Alaska Baptists seek new leader
ANCHORAGE, Alaska (BP) -- The Alaska Baptist Convention is searching for an executive director to succeed Michael Procter, who will retire next May after 30 years of service in the frontier state.
"There's nothing like it anywhere in the United States," Burgess said. "We have anywhere from modern cities to a third world country in Alaska. We have cities with Walmart and cities without running water."
The weather is unique because some parts of Alaska can experience a 130-degree difference in temperature between summer and winter. "In Fairbanks right now it's 90 degrees, and in the wintertime it can get 40 below zero," said Burgess, who grew up in the state.
Alaska's road system, he said, only covers about a quarter of the geography. "You've got to either fly in or take a boat up the river to get to some of these villages," he said.
In a southern state like Georgia, Burgess said, a denominational worker might drive a few hours from one side of the state to the other to meet with someone. Not so in Alaska.
"To do that in Alaska, it would be almost like going from Los Angeles to New York. That's the distance you're covering," he said, "and to travel within the state could cost you $1,000 just to get from one village to the next by air."
In terms of spiritual maturity, Burgess estimates as little as 3 percent of the population is saved and goes to church. "They are very independent, and most people who come to Alaska want to get away from everybody. That tends to be the mindset."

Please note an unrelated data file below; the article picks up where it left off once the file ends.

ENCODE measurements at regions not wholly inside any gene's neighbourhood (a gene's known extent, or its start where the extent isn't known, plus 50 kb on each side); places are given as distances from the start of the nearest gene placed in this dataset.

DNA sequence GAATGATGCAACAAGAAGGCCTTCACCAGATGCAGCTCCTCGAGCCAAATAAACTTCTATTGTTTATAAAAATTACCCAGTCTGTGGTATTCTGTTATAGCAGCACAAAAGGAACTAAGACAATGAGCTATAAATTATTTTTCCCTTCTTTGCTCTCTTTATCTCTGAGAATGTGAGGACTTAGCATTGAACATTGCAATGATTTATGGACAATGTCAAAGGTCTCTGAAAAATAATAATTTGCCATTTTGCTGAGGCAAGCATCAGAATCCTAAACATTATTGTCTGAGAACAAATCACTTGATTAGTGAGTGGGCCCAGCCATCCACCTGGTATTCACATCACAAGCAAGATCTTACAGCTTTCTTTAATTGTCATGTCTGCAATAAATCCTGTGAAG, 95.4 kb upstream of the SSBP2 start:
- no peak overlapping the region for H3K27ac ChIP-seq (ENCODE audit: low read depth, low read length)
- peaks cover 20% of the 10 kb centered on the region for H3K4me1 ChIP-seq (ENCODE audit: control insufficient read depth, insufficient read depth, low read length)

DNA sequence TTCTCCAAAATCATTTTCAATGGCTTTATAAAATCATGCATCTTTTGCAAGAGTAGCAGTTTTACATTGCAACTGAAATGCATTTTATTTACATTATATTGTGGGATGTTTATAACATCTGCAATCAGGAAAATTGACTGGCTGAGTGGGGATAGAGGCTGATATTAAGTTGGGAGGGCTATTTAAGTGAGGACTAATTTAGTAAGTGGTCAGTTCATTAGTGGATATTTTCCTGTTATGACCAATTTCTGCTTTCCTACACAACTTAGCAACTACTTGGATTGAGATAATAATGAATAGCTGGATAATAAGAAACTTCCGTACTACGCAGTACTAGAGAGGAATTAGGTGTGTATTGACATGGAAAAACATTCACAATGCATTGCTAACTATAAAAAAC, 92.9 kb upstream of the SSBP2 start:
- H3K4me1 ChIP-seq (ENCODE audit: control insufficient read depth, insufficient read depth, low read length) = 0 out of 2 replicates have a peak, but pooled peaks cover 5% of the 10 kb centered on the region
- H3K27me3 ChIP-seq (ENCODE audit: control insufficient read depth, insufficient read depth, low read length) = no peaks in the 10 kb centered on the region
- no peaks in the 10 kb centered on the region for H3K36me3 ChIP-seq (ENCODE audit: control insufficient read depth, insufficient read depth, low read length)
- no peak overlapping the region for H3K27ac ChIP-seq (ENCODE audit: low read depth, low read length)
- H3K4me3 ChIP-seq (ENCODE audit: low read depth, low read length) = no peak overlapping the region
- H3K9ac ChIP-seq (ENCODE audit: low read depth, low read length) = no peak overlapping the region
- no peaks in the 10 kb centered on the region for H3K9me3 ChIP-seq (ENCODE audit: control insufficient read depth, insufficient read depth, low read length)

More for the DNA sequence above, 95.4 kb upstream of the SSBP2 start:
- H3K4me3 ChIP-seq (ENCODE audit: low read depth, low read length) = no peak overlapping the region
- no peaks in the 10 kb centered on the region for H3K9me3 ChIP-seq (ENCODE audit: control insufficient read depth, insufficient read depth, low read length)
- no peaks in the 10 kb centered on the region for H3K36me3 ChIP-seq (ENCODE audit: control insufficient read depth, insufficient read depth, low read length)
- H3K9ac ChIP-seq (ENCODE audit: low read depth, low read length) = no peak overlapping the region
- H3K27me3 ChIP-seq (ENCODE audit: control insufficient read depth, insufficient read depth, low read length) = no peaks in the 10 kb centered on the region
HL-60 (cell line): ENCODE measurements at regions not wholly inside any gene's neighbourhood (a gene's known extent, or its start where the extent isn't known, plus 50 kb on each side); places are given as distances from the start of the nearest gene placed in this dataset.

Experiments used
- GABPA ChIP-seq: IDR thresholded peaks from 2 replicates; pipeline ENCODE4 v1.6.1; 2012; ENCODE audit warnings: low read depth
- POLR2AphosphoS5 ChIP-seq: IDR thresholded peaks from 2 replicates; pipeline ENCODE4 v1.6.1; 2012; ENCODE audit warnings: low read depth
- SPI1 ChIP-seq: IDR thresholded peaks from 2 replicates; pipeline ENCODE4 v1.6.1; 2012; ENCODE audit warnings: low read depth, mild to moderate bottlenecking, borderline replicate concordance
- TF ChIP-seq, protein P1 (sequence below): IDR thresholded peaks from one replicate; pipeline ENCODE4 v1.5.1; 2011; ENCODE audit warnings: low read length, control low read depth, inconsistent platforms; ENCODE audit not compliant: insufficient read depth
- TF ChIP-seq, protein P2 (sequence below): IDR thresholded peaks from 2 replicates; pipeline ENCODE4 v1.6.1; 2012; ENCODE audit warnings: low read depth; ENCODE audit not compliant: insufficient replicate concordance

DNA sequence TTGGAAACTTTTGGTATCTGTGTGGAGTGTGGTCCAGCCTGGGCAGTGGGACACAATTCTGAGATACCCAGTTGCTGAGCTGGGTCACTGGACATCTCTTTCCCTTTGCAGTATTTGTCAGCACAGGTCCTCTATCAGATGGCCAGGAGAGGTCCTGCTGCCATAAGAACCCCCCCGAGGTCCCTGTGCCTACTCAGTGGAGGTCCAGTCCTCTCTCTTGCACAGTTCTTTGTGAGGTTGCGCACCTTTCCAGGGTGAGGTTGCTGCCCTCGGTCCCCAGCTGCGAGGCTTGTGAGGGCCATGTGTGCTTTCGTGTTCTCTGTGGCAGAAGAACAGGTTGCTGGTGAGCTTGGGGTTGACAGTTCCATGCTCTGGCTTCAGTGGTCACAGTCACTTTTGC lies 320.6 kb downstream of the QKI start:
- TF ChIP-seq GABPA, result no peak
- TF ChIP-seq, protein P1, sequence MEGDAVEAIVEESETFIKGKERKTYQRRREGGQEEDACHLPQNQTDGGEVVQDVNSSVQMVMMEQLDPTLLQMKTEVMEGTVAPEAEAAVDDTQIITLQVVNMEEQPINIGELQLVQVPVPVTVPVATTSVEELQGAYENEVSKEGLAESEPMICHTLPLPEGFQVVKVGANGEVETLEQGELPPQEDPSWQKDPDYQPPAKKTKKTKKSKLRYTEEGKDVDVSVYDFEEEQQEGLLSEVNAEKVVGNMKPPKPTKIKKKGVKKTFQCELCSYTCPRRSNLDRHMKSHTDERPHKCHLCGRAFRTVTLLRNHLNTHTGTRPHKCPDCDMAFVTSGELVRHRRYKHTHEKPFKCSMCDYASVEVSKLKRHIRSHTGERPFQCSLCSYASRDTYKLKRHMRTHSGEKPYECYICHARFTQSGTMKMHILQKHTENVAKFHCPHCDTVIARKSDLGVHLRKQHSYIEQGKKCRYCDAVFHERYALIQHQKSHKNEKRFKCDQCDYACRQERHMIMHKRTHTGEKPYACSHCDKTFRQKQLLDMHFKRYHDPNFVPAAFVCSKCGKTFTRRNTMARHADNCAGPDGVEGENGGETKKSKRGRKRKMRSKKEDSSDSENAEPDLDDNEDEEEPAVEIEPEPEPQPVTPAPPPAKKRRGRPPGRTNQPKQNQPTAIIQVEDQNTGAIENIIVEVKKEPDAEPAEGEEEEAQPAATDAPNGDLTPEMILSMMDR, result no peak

Getting into Alaskan villages with the Gospel is challenging, Burgess said, because people are apprehensive about organized religion given their history with the Russian Orthodox Church that preceded Alaska's statehood.
"There's a lot of heritage we have to work with to get people to know the Gospel," Burgess told BP.
Villages range from 50 to 100 people, and they're scattered throughout the massive state. "We actually have villages in Alaska that are unengaged, unreached people groups," Burgess said.
"The person we're looking for to lead our state convention has to be able to cross all those barriers," he said.
Alaska's executive director is responsible for managing the convention's programs, properties and personnel according to the organization's policies. He supervises convention staff, appropriates expenditures, coordinates programs and maintains relationships with local churches, associations and the Southern Baptist Convention.
Resumes may be submitted by email to Burgess at firstname.lastname@example.org by Sept. 21. The committee requests a one-page statement of faith including the candidate's philosophy of ministry and at least three personal and professional references. Burgess also may be contacted by email to supply a job description for the position.
Alaska's search committee is looking for a candidate with a "deep commitment to and understanding of the Cooperative Program," "experience in new work areas," and "family supportive of the ministry to which he is being called," among other qualifications, according to the job description.
Procter has served as Alaska's executive director for nearly five years and will turn 66 years old next year. He said he feels led to clear the way for the next generation.
"I remember when I was young and submitting my resume for ministry opportunities, only to be told that I needed more experience and that a person who was older was called," Procter said. "It was a frustrating experience, and I must admit that I wondered why those 'old guys' just did not retire and make room for the younger guys who had new ideas."